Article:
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15 of 17 people found the following review helpful By Chuck E VINE VOICE on 25 Oct. 2011
Format: Hardcover
Presumably, Peter Doggett wasn't given permission to reproduce Bowie's lyrics, with the result that, rather bizarrely, a book promising an in-depth analysis of his songs doesn't reproduce a single line. Of course, those of a certain generation will have many of those lines seared into the cerebral cortex while wearing out the vinyl. Otherwise, you'll need to print out lyric sheets if you want to follow the references! What Doggett does do, however, is provide an Ian MacDonald-style run-through of chord sequences, which will please musicologists, but leave the rest of us rather nonplussed.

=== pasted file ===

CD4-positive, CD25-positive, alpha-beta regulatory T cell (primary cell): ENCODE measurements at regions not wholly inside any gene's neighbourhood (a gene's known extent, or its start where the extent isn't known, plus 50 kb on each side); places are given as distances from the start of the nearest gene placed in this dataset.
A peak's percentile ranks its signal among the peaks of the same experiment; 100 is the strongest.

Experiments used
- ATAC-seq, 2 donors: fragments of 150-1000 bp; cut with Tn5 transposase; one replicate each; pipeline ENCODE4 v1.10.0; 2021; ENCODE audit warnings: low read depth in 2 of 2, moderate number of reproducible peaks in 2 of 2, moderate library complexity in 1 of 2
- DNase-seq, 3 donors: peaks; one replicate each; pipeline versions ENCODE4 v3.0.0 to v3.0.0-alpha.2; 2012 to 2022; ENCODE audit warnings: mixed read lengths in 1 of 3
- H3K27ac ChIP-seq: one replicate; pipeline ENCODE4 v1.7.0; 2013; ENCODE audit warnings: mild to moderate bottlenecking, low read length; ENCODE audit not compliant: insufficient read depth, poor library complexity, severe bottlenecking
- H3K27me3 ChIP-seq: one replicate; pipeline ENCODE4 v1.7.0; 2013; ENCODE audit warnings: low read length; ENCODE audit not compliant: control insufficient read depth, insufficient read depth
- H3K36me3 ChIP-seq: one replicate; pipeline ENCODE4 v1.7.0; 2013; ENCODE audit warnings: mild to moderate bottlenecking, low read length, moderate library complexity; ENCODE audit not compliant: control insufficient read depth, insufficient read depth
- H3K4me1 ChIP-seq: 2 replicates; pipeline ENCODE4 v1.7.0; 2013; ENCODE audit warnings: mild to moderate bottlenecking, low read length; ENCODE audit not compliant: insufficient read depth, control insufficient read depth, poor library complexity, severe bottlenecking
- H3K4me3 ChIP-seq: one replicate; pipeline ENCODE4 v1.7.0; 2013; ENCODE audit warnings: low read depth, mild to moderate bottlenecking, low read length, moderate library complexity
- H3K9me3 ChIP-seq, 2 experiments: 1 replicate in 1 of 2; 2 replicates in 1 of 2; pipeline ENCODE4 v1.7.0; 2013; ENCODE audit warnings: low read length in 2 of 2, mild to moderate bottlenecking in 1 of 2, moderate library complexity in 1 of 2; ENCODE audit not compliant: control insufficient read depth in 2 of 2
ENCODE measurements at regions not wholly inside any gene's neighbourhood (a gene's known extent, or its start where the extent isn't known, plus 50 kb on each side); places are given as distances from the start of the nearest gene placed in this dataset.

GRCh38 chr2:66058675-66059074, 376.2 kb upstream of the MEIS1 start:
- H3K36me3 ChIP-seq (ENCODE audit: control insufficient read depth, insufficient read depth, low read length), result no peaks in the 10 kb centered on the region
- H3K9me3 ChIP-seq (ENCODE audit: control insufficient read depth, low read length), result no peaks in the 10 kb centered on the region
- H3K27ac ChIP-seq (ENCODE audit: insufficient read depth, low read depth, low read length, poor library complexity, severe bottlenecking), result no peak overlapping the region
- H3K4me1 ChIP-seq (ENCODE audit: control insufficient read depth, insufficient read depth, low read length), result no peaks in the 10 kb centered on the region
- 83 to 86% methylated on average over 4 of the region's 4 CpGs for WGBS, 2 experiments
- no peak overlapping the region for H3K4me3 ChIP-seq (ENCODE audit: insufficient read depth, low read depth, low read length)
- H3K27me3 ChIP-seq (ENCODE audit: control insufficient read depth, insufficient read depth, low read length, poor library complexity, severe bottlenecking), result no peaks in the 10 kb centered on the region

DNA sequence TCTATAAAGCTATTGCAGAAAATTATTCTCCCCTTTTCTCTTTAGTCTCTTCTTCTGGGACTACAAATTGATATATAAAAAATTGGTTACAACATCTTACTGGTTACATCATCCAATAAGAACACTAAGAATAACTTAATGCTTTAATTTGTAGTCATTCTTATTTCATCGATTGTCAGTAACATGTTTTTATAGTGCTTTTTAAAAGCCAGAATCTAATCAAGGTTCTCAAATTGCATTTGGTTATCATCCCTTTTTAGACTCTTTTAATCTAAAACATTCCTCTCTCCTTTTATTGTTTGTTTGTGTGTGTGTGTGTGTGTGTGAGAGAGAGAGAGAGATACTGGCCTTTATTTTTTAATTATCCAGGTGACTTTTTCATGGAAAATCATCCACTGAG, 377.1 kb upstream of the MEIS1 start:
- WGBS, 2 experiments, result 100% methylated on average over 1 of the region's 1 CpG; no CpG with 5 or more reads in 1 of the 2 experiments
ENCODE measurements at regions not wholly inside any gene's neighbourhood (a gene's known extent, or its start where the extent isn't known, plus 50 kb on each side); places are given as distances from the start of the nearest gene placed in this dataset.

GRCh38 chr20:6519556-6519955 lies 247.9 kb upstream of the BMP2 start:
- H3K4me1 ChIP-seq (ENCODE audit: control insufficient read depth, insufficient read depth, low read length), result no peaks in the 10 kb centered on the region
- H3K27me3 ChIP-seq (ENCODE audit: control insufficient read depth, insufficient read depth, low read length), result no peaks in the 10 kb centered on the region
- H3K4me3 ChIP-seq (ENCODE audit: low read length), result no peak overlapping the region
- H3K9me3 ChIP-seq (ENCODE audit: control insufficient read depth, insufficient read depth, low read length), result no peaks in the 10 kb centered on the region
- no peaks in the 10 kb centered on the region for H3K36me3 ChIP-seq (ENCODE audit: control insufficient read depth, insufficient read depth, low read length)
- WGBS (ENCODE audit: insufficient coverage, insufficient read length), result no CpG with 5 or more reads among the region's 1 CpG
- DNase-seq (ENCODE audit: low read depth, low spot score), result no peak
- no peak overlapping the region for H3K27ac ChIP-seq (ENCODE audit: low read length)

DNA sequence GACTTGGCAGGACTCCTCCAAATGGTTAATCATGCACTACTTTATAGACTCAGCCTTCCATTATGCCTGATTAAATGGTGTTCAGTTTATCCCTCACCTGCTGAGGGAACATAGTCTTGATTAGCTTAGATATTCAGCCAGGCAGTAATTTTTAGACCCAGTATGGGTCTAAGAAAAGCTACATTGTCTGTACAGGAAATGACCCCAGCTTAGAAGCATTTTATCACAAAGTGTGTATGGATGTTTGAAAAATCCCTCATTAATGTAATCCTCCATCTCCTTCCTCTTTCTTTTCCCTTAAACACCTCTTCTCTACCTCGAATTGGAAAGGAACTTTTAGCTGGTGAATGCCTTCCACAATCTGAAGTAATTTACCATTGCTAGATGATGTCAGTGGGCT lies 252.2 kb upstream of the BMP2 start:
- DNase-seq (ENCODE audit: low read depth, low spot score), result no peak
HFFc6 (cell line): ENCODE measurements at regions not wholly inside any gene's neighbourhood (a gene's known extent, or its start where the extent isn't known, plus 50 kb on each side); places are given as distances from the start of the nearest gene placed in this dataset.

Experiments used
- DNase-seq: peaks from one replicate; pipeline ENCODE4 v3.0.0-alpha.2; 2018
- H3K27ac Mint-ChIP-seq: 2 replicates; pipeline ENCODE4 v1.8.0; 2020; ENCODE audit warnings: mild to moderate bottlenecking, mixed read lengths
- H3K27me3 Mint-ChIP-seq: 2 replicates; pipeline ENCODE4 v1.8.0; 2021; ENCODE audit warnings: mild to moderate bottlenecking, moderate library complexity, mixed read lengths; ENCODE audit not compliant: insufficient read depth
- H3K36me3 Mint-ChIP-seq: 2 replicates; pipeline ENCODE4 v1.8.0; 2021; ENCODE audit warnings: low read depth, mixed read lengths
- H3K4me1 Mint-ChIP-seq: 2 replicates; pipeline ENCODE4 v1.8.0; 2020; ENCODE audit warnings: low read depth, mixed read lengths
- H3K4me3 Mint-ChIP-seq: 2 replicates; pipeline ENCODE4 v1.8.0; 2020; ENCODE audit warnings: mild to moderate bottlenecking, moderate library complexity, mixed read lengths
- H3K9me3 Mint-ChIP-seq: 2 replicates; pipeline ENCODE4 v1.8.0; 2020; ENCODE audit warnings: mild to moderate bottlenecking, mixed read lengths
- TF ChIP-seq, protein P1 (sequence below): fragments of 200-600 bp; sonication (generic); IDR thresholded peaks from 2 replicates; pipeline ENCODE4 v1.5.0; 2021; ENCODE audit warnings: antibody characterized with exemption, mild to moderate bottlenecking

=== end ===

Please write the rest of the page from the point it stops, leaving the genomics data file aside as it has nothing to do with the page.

His research does, however, throw up some interesting nuggets - not least the influence of Bowie's half-brother, Terry, in opening up his cultural horizons, and the fear of hereditary madness that seemed to drive him to workaholism (along with other addictions). Of course, any real attempt to track down the references in Bowie's work is a bit like lepidoptery - as soon as you pin them down and stick them behind glass, they lose the very qualities you're searching for. Bowie has been accused by Nick Kent of being a plagiarist, but his genius (not using the term lightly) lay in his capacity to soak up myriad influences and re-package them into a unique vision that managed to engage the imaginations of millions while remaining inimitable. Certainly, others have taken facets of that vision and built careers on them, but they've invariably been 2-D efforts in comparison to Bowie's widescreen 3-D.